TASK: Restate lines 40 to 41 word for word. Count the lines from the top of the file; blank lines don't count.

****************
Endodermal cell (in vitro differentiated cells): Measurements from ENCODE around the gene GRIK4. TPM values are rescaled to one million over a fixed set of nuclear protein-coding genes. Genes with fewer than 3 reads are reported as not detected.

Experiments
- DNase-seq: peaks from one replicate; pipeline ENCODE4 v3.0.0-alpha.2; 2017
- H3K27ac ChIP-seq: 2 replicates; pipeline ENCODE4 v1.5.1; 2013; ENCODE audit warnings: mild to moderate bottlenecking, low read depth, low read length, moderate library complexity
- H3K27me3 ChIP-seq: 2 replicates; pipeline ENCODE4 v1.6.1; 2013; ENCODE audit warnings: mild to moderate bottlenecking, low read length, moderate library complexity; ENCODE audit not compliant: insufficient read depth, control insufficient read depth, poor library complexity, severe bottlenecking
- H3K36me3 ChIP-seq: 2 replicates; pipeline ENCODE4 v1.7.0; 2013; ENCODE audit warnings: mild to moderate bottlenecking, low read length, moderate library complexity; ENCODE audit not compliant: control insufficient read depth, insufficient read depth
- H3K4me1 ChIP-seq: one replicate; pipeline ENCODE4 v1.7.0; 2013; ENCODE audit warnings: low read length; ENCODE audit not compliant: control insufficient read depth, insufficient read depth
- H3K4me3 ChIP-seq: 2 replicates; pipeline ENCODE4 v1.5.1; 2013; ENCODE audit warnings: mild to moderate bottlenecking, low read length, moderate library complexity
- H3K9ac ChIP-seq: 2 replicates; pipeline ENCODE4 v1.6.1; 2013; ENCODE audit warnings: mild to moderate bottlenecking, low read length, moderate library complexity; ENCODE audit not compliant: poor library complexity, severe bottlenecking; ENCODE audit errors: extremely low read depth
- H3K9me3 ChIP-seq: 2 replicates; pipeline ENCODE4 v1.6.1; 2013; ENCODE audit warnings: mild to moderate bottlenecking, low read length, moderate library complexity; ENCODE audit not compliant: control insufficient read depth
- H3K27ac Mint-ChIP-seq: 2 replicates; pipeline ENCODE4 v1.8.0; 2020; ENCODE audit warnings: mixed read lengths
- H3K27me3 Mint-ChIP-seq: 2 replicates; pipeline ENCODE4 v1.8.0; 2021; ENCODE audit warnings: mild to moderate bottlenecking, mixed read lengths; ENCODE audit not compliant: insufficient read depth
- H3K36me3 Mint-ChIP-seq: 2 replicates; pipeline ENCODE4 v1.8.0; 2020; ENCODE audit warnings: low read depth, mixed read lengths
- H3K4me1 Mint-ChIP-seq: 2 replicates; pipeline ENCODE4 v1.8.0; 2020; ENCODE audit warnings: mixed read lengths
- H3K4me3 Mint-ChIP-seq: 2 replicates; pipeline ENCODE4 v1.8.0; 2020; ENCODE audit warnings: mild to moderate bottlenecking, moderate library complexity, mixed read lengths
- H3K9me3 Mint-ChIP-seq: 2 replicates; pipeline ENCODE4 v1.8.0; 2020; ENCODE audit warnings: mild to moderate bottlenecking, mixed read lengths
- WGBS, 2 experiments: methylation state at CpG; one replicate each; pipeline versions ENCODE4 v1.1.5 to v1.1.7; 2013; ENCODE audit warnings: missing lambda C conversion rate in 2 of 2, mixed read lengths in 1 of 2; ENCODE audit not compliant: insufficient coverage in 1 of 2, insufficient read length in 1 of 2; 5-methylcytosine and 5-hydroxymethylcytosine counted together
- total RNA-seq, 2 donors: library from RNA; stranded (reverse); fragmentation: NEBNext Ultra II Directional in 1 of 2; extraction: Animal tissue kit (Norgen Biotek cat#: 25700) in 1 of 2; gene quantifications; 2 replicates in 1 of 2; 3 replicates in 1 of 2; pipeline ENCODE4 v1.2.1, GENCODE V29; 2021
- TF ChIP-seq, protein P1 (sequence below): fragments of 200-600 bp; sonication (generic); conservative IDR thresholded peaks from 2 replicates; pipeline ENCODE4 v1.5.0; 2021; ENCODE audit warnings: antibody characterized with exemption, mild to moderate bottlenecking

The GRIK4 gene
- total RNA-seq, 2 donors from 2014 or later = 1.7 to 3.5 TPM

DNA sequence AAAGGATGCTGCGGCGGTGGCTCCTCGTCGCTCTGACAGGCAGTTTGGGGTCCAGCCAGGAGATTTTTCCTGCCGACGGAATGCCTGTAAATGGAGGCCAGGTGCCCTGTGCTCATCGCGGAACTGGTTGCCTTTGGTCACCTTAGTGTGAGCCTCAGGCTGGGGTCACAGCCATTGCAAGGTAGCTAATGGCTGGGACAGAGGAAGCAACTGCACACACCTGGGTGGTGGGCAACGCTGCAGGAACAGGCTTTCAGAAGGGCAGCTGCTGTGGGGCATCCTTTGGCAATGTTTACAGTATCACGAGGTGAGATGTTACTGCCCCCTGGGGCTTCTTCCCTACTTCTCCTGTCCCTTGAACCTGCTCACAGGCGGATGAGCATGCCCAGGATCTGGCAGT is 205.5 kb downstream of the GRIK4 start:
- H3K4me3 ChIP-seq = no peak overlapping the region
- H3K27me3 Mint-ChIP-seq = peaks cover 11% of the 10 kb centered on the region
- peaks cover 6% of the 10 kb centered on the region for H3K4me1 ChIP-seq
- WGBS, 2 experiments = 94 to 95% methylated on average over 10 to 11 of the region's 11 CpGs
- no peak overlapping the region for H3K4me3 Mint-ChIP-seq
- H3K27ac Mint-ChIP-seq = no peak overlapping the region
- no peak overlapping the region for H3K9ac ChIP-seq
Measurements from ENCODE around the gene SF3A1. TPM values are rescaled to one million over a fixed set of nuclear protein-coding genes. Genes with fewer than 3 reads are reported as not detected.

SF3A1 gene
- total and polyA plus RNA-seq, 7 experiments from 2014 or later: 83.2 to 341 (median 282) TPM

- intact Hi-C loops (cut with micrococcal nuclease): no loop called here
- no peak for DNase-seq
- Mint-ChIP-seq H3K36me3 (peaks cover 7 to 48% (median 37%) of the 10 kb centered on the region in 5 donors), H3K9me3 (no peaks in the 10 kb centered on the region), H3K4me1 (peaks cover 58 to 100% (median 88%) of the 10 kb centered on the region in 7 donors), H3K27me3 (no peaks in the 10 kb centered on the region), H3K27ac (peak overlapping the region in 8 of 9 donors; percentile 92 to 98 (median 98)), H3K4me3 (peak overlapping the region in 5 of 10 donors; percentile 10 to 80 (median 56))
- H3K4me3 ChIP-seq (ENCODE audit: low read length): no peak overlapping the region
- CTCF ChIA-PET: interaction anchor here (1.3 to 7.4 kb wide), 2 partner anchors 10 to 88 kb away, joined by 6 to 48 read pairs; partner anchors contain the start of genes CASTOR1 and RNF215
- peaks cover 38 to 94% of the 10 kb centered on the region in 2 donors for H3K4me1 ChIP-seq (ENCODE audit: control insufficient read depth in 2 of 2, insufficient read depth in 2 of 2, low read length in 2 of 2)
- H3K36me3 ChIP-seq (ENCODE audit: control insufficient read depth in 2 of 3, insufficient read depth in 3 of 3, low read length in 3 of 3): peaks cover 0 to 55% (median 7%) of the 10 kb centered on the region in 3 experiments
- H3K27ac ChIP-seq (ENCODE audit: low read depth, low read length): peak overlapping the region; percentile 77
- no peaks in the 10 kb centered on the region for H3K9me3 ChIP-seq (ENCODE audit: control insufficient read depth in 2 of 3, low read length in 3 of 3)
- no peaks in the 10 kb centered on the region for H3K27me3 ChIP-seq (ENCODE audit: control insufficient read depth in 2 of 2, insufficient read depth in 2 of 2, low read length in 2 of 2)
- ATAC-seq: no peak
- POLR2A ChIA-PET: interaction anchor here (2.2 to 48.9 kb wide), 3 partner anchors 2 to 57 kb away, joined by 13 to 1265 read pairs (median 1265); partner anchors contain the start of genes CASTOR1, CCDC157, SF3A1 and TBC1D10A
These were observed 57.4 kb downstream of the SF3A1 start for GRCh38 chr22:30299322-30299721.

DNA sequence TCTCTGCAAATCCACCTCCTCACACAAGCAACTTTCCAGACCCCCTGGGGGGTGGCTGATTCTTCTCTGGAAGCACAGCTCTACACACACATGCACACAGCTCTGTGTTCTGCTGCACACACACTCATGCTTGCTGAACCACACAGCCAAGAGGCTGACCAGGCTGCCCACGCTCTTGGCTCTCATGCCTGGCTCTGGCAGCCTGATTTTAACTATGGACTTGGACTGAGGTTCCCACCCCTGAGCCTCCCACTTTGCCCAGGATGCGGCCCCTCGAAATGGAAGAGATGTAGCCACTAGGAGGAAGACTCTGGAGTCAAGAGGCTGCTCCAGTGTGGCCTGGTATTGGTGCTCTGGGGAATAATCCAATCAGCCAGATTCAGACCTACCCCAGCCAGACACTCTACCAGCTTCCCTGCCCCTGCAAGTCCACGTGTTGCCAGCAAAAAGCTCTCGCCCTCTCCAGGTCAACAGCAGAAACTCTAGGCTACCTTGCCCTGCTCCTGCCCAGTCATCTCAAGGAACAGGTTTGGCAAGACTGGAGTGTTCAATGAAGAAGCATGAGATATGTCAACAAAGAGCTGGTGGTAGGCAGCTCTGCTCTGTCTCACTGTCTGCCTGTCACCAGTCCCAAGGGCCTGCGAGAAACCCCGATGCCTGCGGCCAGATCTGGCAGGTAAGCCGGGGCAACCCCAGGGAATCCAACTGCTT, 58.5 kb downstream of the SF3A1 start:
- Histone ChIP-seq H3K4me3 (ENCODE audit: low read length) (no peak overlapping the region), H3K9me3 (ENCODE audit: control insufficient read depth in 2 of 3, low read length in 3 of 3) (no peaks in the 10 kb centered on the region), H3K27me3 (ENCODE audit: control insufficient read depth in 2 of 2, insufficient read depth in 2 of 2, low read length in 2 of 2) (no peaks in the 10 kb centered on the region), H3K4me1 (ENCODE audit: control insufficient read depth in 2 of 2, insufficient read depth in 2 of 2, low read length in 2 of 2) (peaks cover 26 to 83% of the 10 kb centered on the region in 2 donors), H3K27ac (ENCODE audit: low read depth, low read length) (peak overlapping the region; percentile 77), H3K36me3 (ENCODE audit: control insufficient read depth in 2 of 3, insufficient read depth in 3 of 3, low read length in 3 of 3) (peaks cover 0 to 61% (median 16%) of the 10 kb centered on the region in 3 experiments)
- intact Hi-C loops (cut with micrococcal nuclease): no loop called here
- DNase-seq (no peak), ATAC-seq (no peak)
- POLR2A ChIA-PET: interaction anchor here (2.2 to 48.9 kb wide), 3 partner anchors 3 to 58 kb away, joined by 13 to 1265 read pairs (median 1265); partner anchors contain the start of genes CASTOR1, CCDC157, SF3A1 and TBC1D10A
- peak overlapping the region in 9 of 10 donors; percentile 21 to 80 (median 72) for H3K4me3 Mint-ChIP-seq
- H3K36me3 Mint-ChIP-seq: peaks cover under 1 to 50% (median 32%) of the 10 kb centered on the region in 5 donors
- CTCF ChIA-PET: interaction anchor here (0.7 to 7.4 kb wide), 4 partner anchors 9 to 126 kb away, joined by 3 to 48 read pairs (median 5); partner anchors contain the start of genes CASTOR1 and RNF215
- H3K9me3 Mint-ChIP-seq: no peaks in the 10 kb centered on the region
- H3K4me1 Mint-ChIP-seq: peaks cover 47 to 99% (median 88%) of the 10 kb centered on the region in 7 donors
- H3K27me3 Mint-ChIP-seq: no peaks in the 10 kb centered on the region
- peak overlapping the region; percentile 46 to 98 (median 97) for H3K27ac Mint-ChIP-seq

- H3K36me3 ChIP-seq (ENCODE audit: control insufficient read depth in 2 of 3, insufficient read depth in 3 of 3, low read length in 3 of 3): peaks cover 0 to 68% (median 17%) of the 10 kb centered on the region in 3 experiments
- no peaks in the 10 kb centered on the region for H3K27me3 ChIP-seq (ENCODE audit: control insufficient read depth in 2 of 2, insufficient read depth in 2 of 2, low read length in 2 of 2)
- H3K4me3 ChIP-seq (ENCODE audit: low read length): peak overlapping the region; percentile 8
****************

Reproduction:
- H3K27ac ChIP-seq (ENCODE audit: low read depth, low read length): peak overlapping the region; percentile 77
- no peaks in the 10 kb centered on the region for H3K9me3 ChIP-seq (ENCODE audit: control insufficient read depth in 2 of 3, low read length in 3 of 3)